My husband understood it as an elderly grandmother type of enquiry, one that I would not have minded as much, now having learned that the majority of mothers (from anywhere, and with children of any age range) are keenly interested in whether or not a new mother is breastfeeding her newborn.

It was the room full of men — the use of the words ‘breast’ and ‘feeding’ (an action that is primarily performed using the mouth), the very many pictures these words paint especially when placed side by side, in their presence — that really drove my rage home.

This was no gathering of close friends or family, or even the kind where food and drink over a secular dinner table brings collective ease to its guests who generally know each other, this wasn’t even a gathering of people who I had met at least once before.

Then how could she possible think her query, which I had recognisably evaded at least twice already, was acceptable in any way, shape or form?

And she appeared to be a practising Muslim woman, and of conservative background and ideology. Furthermore, she had been living in Canada for the better part of at least twenty years, and would surely have interacted with and maintained social relationships with (as was evident from the many times my husband had lunched with them) those outside her cultural domain.

What ever happened to the common courtesy that women (prudent or otherwise), let alone sisters in faith, generally accord each other — both privately and especially, in a public space?

‘Are you breastfeeding?’

I wanted to conclude with something on this Wikipedia definition of akhlaq — the practice of virtue, morality and manners in Islamic theology and falsafah (philosophy).

But I am not preach-angry, I am not even keep-your-nose-out-of-my-business-angry; in reality, I am terribly-terribly-sad-and-heartbroken-tears-streaming-down-my-face-angry.

How I wish she would have gently taken me aside, and whispered even if not kindly, then at least quietly, ‘are you breastfeeding,’ allowing me a chance to explain just how much I wanted to, how determinedly I wanted to, how desperately I wanted to, how despairingly I wanted to, how mournfully I wanted to, how faithfully I wanted to.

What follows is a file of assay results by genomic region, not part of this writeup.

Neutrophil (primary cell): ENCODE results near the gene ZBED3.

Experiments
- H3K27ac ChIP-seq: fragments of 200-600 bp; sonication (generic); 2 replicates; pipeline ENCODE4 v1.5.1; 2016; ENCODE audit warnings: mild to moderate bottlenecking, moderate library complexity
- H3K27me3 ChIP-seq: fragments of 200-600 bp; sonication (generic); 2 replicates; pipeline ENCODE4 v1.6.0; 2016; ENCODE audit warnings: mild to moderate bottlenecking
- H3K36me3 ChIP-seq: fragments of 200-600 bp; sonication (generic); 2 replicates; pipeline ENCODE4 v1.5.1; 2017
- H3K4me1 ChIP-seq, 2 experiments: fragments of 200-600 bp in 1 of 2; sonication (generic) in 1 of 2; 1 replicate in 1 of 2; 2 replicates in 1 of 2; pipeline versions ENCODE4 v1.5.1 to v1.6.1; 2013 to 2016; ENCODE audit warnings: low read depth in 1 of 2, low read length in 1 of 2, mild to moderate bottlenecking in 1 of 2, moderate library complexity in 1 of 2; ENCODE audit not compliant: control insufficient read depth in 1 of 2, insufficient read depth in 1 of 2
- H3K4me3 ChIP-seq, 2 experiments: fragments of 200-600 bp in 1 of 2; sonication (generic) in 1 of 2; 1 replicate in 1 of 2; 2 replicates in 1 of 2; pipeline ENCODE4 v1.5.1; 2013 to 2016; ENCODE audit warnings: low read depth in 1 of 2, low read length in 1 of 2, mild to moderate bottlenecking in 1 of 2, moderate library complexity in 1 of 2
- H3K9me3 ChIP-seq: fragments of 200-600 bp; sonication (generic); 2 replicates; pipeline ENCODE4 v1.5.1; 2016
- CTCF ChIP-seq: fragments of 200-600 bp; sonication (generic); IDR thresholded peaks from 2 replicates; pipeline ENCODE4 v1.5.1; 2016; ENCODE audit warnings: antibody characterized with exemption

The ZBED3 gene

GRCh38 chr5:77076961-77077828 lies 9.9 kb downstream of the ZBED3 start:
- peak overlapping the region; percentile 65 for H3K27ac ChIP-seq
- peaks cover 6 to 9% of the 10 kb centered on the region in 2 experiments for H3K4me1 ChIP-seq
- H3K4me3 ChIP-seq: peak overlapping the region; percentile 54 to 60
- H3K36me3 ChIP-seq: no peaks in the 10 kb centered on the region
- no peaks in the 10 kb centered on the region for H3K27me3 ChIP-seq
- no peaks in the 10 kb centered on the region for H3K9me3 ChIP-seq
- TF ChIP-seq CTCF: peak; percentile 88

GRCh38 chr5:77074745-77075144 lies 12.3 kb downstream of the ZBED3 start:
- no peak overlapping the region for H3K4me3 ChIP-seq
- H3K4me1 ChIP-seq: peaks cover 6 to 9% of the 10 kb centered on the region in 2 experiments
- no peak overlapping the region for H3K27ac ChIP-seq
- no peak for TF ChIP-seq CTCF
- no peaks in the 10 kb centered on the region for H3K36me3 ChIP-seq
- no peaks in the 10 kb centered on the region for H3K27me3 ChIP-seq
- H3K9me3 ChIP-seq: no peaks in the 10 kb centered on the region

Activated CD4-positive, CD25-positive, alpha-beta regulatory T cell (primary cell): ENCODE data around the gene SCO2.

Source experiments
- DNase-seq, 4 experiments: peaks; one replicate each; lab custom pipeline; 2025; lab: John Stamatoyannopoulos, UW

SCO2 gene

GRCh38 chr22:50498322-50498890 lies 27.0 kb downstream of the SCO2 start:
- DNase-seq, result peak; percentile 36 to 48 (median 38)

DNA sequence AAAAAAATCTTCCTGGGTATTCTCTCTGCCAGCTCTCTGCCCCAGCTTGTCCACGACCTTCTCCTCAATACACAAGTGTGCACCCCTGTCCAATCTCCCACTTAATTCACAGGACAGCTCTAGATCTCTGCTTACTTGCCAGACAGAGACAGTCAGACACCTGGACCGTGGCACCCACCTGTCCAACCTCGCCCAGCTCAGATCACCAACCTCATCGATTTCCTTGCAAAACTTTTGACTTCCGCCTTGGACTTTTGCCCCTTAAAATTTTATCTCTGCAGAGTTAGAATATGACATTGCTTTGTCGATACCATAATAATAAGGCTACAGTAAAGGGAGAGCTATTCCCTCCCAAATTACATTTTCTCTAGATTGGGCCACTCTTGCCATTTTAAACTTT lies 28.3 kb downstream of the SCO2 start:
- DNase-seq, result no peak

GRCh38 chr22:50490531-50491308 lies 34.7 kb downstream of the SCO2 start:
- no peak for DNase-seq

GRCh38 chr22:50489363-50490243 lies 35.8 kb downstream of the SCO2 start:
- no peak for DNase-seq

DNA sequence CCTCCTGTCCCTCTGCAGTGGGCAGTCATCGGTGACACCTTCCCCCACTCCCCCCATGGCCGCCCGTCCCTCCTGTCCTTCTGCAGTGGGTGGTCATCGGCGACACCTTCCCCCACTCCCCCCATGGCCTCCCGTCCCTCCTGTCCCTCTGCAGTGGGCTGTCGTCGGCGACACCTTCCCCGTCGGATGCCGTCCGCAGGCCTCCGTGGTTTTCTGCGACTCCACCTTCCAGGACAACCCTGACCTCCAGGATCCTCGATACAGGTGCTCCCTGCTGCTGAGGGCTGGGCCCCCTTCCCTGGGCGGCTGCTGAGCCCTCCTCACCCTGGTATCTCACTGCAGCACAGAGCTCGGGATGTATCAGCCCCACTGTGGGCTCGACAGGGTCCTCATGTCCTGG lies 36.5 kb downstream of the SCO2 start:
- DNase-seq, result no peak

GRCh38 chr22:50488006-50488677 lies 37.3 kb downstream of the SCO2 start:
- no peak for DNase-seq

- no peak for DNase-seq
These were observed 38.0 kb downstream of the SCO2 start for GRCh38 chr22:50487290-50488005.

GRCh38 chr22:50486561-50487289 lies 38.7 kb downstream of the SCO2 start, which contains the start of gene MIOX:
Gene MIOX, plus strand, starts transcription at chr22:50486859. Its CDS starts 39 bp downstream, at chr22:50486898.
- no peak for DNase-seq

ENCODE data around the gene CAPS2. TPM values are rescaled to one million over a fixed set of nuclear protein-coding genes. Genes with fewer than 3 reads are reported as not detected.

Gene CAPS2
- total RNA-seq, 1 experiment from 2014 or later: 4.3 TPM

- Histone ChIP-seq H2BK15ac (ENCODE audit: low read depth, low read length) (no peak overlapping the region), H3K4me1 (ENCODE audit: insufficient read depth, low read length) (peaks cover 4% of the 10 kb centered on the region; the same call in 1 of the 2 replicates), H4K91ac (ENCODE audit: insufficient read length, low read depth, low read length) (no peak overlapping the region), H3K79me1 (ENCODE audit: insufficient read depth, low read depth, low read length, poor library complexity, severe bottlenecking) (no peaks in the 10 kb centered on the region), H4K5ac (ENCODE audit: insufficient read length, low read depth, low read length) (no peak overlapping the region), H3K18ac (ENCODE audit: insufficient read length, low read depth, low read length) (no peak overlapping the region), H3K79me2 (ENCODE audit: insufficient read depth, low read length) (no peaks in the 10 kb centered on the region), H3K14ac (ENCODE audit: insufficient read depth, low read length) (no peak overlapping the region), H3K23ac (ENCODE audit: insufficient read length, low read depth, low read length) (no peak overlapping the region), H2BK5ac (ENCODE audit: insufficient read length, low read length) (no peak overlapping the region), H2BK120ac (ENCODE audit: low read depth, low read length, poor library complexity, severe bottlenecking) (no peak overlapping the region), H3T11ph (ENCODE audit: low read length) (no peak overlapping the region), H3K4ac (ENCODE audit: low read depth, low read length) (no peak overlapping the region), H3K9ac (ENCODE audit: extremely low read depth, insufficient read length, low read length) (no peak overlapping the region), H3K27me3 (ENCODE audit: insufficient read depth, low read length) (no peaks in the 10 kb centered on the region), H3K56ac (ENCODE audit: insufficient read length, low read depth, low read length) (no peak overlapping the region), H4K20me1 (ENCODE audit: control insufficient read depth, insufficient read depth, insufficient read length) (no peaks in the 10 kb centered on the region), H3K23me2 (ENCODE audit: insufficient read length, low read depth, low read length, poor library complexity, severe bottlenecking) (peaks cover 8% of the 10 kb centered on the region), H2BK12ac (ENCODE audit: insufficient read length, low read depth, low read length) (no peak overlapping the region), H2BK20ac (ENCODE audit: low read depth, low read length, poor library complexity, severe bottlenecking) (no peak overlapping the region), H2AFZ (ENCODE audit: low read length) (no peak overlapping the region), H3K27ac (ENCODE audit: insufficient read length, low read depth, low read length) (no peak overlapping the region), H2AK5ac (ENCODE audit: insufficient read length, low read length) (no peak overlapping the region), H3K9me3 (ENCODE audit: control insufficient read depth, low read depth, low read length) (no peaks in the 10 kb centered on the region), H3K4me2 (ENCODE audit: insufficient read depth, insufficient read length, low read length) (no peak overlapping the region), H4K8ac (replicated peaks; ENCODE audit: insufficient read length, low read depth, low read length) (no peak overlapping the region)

Never, not once did it occur to me in all the years, and then months, leading to the birth of our child, that I would perhaps not have enough milk to breastfeed exclusively.

I just always assumed that once the baby came, the milk (and enough milk) would eventually come in.

I wanted to tell her how much it broke my heart, every time I had to make him a bottle because he was still hungry, how the phrase ‘supplementing with formula’ — concerning which, there is no wrong or right, but absolutely the personal beliefs, choices and circumstances of the caregivers — had never existed in my personal dictionary and just how excruciating it had been, having to write it in myself, how many times a day and night I had felt like a complete loser (not just a failure, not just having failed, but a loser, having both failed and lost something precious that was so easily accorded to many others) for not being able to nurse as much and as many times as he needed, those kinds of things.

My mother

When I was born, I was always hungry, and my mother always had milk. When my brother was born, my mother had so much milk, she would have to express by hand (she talks about how much easier my double-breasted pump would have made her life) just to throw it out. Those two stories encompassed the depth of my knowledge, and my subsequent assumptions, on all that was breastfeeding.

Of course, I know better now. Some mothers have milk, some have more milk, and some have enough milk. There are also some mothers who have no milk.

Some who have children, some who have more children, some who have enough children. There are also some who have no children, and some who cannot have children.

This one night, I was having a really hard time nursing. Our son was teething, and the suckling was putting pressure on some nerves causing him a lot of pain in the process. But the doctor had told me not to feel dejected, and to try and nurse first, before offering the bottle, and then to pump afterwards.

All those steps are most certainly not as easy in succession as the commas in the single sentence make it seem – it is an ordeal. And having reached my frustrated maximum for the night, one I could not help but complain about to my mother, asking her why God had chosen this particular struggle for me.

She said, simply, ‘do you have a child?’ ‘A healthy child?’ ‘And, however much, are you able to nurse him at all?’

‘Do you have food in the fridge that you can go eat if you are hungry?’ ‘What about a decent space to call home?’ ‘Running hot water?’ ‘Clothes, comfortable shoes, books?’

‘A good, kind husband, who is also pious, and an absolute support system?’ ‘A family who cares, and is eager to help at any given moment?’

‘Are you under the protection of the Ahlulbayt (a), do their blessed names light up your heart?’

‘Do you know and love and seek Allah?’

‘Does He?’